When we were asked to find books for Diverse Books Week in our 2018 Reading Challenge Month, I knew that pairing a bisexual, half Jewish boy with a devout LDS Mormon boy could not get much better in the diversity area. Plus, I had heard such good things about author Christina Lauren’s novel, Autoboyography, that I just had to dive in and I can say unequivocally that I am thrilled that I did.
Tanner Scott is the son of a former Mormon mother and a Jewish father—both of whom went against their family in order to marry, but who could not be more supportive of their bisexual son. To understand the impact of a Mormon son or daughter going against their family and the church is to grasp what it must be like to be shunned completely and irrevocably—losing all contact from one’s loved ones and considered to never be able to gain the heaven that awaits the devout. This granite belief is the basis for the story that the author unfolds in painstaking clarity and remarkable compassion.
Tanner would love to be attracted to his best friend Autumn, but the spark is not there, even though she not so secretly loves him beyond their close friendship. When she encourages him to take The Seminar in their last semester of high school—a writing course that dictates one have a finished novel by the end of the semester–Tanner almost jokingly rises to the challenge. When the teacher surprises the class with a former student who has successfully published his novel from the prior year and is about to go on a book tour to launch said book, Tanner is gobsmacked.
Aspiring novelist and devout Mormon, Sebastian Brother, is helping out as a TA in order to give back to the teacher who helped him launch his own writing career. Sebastian’s life path is set: assist in class, go on his book tour, and then on his two year mission trip demanded by the church he loves. During that time he will remain chaste, have little communication with family or friends, and spread the Mormon faith one convert at a time. Everything is settled and Sebastian is ready—until he meets Tanner. The two young men dance around the feelings they have for each other for a bit until they realize that theirs is an attraction that cannot be denied. But while Tanner knows who he is, his mother’s fear of being in a predominately Mormon town has her and the entire Scott family hiding Tanner’s bisexuality—even Tanner’s best friend Autumn doesn’t know. So when Tanner’s parents see their son falling for a devoutly religious boy, they warn him that little but grief can come from this hidden relationship. However, feelings cannot be denied—unless you are Sebastian Brother who refuses to label himself or think about any future with Tanner beyond this moment—a moment that leaves both men breathless and falling in love.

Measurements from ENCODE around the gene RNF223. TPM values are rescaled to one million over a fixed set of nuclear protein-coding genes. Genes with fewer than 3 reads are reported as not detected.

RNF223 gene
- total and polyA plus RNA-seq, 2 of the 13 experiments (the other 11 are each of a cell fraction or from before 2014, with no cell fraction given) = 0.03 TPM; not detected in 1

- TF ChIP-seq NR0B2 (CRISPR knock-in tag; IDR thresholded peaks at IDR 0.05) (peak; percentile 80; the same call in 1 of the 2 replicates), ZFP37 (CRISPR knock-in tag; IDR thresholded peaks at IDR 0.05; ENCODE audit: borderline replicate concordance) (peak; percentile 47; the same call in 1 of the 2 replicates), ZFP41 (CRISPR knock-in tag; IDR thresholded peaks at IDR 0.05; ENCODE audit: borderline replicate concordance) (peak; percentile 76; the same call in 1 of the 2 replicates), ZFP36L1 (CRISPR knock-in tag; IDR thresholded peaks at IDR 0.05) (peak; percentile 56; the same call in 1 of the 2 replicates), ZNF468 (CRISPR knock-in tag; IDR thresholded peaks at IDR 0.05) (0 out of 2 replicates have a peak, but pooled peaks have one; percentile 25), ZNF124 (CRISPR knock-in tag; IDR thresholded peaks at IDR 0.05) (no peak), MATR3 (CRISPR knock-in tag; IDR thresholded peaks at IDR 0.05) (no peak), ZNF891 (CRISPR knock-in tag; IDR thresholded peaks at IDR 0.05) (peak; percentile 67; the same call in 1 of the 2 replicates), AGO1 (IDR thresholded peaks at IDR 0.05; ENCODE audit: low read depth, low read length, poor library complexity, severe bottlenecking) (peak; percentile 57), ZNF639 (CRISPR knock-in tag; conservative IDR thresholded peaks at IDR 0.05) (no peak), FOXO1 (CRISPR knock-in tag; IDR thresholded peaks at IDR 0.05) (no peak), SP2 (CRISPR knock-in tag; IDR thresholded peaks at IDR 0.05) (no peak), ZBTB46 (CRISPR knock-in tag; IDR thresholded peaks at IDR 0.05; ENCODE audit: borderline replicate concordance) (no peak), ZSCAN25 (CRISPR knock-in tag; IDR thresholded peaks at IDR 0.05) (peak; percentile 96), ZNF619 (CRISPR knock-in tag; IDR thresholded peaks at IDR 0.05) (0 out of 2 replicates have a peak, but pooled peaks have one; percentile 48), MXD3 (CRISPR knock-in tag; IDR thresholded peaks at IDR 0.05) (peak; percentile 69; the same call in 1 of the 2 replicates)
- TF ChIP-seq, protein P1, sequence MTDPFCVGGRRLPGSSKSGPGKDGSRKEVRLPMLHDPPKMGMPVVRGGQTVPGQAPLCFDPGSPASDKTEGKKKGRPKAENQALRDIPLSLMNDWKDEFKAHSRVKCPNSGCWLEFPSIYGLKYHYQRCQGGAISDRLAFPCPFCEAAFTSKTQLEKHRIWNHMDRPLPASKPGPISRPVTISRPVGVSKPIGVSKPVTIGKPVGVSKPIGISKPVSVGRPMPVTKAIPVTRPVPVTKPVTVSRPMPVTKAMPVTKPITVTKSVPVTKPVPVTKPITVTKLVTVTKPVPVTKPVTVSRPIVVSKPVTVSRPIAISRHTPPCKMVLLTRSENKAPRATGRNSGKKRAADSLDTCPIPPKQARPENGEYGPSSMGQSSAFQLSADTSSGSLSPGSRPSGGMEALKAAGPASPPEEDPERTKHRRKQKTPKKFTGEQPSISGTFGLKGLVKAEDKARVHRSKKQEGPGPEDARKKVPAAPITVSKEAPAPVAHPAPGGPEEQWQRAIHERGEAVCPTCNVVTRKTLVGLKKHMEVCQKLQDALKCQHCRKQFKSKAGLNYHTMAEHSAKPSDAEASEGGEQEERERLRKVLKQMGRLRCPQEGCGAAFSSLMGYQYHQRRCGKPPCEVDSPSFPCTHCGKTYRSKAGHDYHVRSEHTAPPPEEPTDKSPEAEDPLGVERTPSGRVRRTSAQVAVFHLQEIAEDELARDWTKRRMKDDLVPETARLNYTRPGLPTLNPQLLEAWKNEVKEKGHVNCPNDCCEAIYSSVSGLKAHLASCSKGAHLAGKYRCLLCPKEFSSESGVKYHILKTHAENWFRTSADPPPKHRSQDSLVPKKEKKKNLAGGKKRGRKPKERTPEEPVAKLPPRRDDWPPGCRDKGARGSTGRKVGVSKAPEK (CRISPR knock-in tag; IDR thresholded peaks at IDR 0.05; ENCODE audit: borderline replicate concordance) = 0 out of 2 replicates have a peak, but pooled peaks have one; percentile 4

This novel was simply outstanding—I was bowled over by the author’s ability to get inside the head of both Tanner and Sebastian and watched with my fist in my mouth as their lives unraveled. It was such a simple thing—this attraction both boys felt. But the devastating effects it might have on both of them hung over everything they did and it was like watching a train wreck you knew had to come. Interspersed with this light layer of angst were some of the sweetest moments—coming of age and coming out combined to make the journey for these two read so beautifully. That’s not to say that their journey was easy. There was a lot of pain in this story, but it was balanced by such joyous moments of self discovery that it offset the swift sense of loss and despair both Seb and Tanner would experience.
Their lives were so very different—Tanner’s home being a bastion of acceptance and unconditional love and Sebastian’s being one of rigid control and happiness predicated on devout service to the church and God. In some ways, even though their lives were so diverse, both boys experienced feelings of repression and doubt. For Tanner, having parents who had imposed a cone of silence about the fact that he was bisexual due to their living in a town that would never accept him and potentially make his life a living hell meant that Tanner lived a lie—a secret, furtive kind of half-life. For poor Sebastian, who could not even bring himself to admit he was gay, but refused to label how he felt about Tanner and define who he really was in terms of his sexuality, he lived a full on lie before his church and parents, but not before his god to whom he prayed and felt acceptance from. In the end, breaking away from those lies would both set them free and nearly destroy their fragile hearts.
Autoboyography is more than just a love story, but also an exploration of what it means to break free of the burden of hiding who you are and how you feel. It is a passionate plea for just being allowed to live your life in truth—despite how hurtful that may be to those who love you. It is strong, painful, liberating, and realistic to a fault. I highly recommend this novel to you—don’t let the Young Adult title prevent you from delving into this gorgeous journey of love and redemption.
This review is part of our Reading Challenge Month for Diverse Books Week! Leave a relevant comment below and you will be entered to win one of our amazing diverse books prize packs. Commenters will also be entered to win our amazing grand prize sponsored by Dreamspinner Press (a Kindle Fire filled with Dreamspun Desires/Beyond books, plus a 3-month subscription!). You can get more information on our Challenge Month here, and more details on Diverse Books Week here, including a list of all the books in this week’s prize.